Barcelona, Blog Post, Clubs, Philippe Coutinho, Spanish Primera División

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Philippe Coutinho should be enjoying 2019. He’s started each of Barcelona’s past four games, advancing in the Copa del Rey and maintaining that attractive five-point lead at the top of La Liga. The Brazilian has created and scored goals, and now that Ousmane Dembele is out for at least two weeks, chances are that Ernesto Valverde will tap Coutinho on the shoulder and say: “Big opportunity, kid.”

But those are the naked stats. There’s another, less happy picture.

One year on from becoming the most expensive signing in Barca’s history, Coutinho’s body language consistently suggests that he’s lost his car keys or eaten some bad oysters. His celebrations are muted when teammates score, if he celebrates at all. You’d get an impression — quite false, I’m sure — of either disinterest or perhaps disappointment that it’s not him.

It’s a 180-degree turn from the “dream come true” expression he wore last January when joining: his mouth now a single straight line. And the type of natural smile that shows some old pearly whites and suggests happiness or fulfilment? That’s pretty much a distant memory on this guy’s face.

When he was left on the pitch against Leganes at the weekend and La Masia product Carles Alena taken off, there was some (albeit tentative) displeasure from the Camp Nou crowd, some whistling of Valverde’s decision. It’s not unnatural; the locals are ultra-keen to see one of their own emerging, fitting and succeeding. Alena had looked sharp and interesting.

Perhaps that moment wasn’t a full-on harsh referendum on Coutinho. But given his price, reputation, skill set, plus the impact he made during his first five months after joining from Liverpool, the Camp Nou crowd should be delighted if Valverde thinks Barca’s No. 7 is in good-enough form to finish another 90 minutes. Even tentative disapproval of Coutinho staying on and Alena being removed will raise some eyebrows.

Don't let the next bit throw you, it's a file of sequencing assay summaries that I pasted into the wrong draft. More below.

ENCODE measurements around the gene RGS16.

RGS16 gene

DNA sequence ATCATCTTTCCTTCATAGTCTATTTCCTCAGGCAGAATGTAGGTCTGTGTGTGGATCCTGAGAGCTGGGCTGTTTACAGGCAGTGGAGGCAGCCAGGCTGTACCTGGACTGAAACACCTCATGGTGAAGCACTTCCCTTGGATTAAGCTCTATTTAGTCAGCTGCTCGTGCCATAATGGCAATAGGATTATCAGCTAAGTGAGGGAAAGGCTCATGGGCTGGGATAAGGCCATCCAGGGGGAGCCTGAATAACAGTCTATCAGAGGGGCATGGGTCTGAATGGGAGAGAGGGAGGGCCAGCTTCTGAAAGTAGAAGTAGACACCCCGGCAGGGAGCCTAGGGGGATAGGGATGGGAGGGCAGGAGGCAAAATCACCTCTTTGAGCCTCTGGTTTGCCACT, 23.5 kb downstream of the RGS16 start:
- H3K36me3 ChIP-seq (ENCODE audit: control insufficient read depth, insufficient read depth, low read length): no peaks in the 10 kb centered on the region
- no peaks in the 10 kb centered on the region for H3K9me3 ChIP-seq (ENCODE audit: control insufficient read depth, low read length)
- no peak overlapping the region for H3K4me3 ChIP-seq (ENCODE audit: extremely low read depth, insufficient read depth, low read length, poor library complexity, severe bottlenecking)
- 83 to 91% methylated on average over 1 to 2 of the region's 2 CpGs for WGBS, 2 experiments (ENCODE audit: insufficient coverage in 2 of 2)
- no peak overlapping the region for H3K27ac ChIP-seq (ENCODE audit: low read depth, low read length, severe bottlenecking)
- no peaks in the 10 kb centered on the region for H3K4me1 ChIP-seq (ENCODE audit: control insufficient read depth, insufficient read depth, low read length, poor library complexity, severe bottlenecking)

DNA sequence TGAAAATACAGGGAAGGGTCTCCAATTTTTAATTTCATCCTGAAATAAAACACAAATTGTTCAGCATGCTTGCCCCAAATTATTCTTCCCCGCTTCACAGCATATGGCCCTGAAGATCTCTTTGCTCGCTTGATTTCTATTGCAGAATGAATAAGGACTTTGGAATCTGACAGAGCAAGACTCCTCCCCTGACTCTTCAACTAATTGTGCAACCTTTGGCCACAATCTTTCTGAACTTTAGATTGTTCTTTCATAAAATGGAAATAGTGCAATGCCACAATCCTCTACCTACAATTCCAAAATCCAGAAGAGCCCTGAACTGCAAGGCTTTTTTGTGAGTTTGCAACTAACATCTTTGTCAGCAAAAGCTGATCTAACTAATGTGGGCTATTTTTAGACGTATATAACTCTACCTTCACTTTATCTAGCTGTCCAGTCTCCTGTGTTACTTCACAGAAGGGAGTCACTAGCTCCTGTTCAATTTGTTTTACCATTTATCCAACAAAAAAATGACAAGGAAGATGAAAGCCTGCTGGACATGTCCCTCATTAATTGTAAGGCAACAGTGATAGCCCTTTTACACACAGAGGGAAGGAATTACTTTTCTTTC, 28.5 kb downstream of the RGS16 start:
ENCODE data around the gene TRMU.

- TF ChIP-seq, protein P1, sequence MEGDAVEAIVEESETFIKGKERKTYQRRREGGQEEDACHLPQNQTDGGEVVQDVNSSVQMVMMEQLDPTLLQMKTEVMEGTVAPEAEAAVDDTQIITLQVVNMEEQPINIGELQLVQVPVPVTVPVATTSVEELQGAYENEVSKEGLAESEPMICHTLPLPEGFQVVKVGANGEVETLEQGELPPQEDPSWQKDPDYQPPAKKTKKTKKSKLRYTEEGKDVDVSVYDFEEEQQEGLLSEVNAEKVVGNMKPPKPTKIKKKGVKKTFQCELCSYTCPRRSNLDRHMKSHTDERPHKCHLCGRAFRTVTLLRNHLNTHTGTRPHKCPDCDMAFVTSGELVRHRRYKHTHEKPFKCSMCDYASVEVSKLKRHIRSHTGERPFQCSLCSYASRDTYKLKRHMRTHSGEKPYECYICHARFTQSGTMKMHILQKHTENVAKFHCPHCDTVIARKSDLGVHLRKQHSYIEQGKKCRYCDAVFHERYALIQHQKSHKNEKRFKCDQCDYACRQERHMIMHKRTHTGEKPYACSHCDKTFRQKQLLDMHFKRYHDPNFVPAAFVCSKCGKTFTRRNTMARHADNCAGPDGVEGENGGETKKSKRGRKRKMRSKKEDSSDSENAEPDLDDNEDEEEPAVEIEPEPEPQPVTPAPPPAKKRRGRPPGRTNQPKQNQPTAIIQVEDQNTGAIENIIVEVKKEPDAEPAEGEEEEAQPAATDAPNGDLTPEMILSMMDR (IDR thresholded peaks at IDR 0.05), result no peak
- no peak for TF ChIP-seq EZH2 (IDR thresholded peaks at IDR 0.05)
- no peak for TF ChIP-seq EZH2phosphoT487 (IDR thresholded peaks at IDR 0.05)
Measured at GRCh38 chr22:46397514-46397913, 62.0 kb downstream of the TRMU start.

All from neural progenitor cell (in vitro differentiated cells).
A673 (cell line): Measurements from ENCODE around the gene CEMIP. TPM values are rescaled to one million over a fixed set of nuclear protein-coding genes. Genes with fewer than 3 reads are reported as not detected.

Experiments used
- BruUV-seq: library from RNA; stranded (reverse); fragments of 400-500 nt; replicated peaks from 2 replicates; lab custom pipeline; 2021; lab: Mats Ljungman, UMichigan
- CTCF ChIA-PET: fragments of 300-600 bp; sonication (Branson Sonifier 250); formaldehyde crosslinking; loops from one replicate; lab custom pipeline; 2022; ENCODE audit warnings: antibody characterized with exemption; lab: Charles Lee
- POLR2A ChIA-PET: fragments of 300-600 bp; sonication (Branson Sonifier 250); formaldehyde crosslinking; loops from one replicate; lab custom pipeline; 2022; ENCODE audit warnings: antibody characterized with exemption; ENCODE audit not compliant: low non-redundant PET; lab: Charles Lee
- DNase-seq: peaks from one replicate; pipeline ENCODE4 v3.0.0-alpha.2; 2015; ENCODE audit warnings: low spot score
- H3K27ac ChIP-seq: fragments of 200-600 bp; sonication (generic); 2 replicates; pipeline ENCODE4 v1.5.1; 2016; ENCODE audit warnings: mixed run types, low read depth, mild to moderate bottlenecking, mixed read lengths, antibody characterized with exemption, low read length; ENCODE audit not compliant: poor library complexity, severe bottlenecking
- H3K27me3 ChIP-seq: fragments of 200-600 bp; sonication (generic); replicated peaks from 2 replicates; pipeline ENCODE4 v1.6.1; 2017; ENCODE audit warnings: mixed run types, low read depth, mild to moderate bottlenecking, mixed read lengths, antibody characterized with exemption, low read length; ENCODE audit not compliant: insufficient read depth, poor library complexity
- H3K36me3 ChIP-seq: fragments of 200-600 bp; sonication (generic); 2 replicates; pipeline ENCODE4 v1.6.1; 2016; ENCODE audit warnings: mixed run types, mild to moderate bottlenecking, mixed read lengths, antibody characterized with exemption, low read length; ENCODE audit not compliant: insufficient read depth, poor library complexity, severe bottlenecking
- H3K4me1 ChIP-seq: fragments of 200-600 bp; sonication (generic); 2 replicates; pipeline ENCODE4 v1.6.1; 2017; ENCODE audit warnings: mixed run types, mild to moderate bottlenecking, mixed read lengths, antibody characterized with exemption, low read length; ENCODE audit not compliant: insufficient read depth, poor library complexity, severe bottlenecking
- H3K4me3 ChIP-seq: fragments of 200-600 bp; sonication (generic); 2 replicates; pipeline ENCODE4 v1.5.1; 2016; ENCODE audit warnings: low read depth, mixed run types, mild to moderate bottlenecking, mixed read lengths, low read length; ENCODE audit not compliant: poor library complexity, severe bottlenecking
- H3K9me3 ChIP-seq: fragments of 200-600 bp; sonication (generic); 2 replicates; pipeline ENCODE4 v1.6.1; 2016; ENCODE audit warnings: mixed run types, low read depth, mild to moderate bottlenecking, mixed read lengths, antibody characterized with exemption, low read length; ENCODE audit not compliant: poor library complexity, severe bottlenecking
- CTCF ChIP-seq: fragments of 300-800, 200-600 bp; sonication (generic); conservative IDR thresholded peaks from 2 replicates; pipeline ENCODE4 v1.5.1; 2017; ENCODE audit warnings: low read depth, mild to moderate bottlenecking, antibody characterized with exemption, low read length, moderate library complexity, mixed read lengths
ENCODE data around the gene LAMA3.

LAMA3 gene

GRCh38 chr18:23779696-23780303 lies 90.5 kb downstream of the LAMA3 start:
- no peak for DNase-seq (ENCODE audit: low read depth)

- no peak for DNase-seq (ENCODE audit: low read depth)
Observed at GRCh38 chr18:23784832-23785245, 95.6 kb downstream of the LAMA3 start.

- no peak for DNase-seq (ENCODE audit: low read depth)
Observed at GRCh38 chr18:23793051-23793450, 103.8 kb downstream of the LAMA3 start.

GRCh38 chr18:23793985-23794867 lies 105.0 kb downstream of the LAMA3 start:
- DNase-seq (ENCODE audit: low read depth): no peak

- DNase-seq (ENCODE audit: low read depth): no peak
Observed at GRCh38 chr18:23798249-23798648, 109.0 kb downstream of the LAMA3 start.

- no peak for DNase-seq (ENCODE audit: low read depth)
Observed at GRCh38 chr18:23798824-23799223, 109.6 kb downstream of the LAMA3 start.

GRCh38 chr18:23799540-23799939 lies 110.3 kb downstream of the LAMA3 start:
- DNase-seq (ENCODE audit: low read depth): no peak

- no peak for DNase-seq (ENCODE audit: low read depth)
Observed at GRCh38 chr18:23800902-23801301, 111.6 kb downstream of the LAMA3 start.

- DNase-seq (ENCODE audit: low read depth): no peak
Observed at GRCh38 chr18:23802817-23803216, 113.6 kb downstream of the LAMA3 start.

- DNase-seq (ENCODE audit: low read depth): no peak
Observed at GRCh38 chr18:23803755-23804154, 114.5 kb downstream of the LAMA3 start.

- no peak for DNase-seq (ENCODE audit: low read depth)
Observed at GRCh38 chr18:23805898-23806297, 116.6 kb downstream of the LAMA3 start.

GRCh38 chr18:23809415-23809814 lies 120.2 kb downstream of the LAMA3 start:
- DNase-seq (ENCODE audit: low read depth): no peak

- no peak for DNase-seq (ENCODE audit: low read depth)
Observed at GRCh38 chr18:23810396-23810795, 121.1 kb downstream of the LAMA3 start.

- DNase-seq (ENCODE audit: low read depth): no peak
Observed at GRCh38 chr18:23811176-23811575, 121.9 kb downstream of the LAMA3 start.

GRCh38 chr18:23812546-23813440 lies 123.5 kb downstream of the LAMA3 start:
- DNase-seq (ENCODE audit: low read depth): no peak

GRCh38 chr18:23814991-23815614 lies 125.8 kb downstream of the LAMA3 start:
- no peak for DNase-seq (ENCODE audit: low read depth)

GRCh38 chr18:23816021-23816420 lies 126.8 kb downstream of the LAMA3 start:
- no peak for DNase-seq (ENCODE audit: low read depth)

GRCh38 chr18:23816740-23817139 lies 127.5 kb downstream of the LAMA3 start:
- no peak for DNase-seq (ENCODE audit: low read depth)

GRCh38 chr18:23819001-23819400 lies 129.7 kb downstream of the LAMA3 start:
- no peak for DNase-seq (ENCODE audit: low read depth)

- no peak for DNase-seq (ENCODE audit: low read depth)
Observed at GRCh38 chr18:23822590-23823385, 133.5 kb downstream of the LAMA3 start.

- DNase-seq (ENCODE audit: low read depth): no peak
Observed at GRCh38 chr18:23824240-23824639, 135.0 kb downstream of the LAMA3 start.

It’s also worth throwing into the mix that across these past four games there have been moments to make neutrals — not just Barca supporters — gasp and admire: a nerveless penalty, the occasional outrageous skill in one-v-one situations, his link-up play with Luis Suarez against Eibar for a brilliant opening goal. The case against him isn’t that Coutinho is invisible, completely limp or failing to contribute — that’s not the problem. What is clear, however, is that if this were the Barcelona of Pep Guardiola, certainly in those first three all-conquering years, then Coutinho wouldn’t have fit.

Ernesto Valverde’s Barca is a hybrid; a hybrid of the Johan Cruyff/Frank Rijkaard/Guardiola/Valverde idea matched with the much more robust, quicker, more vertical play introduced under Luis Enrique. That means that the standards are different.

Philippe Coutinho reacts during Barcelona's La Liga match against Athletic Bilbao.
Philippe Coutinho has found life at Barcelona more challenging after a bright start at the Camp Nou.

Guardiola’s Barcelona was a machine, finely tuned, high performance, but made up of component parts that were brilliantly integrated and that, as a general rule, did the right thing, first time, every time. Spain’s La Liga leaders and reigning champions aren’t anything like that now. Players have left, standards have changed, but the core concept remains the identical: win the ball, own the ball, stretch the opposition for width and vertically, pass quickly and accurately, make the link-up play daring, quick and, fundamentally, full of one-touch football.

Some of this comes naturally to Coutinho. At his best, his technical majesty and his instinct mean he can successfully combine with Lionel Messi and Suarez. However, when Barcelona need to chew a game until it is digestible, when Valverde’s team need to pass and probe and drag the opponents around until they tire, when football is more akin to chess than pinball — Coutinho can struggle.

It’s fascinating, actually, that there are two such contrasting case studies being played out at Barca right now. Two Brazilians, each with the very dream of playing precisely where they are now. Coutinho is one, the other is Arthur. Neither man grew up in the Barcelona academy, neither received that Cruyff/Guardiola education.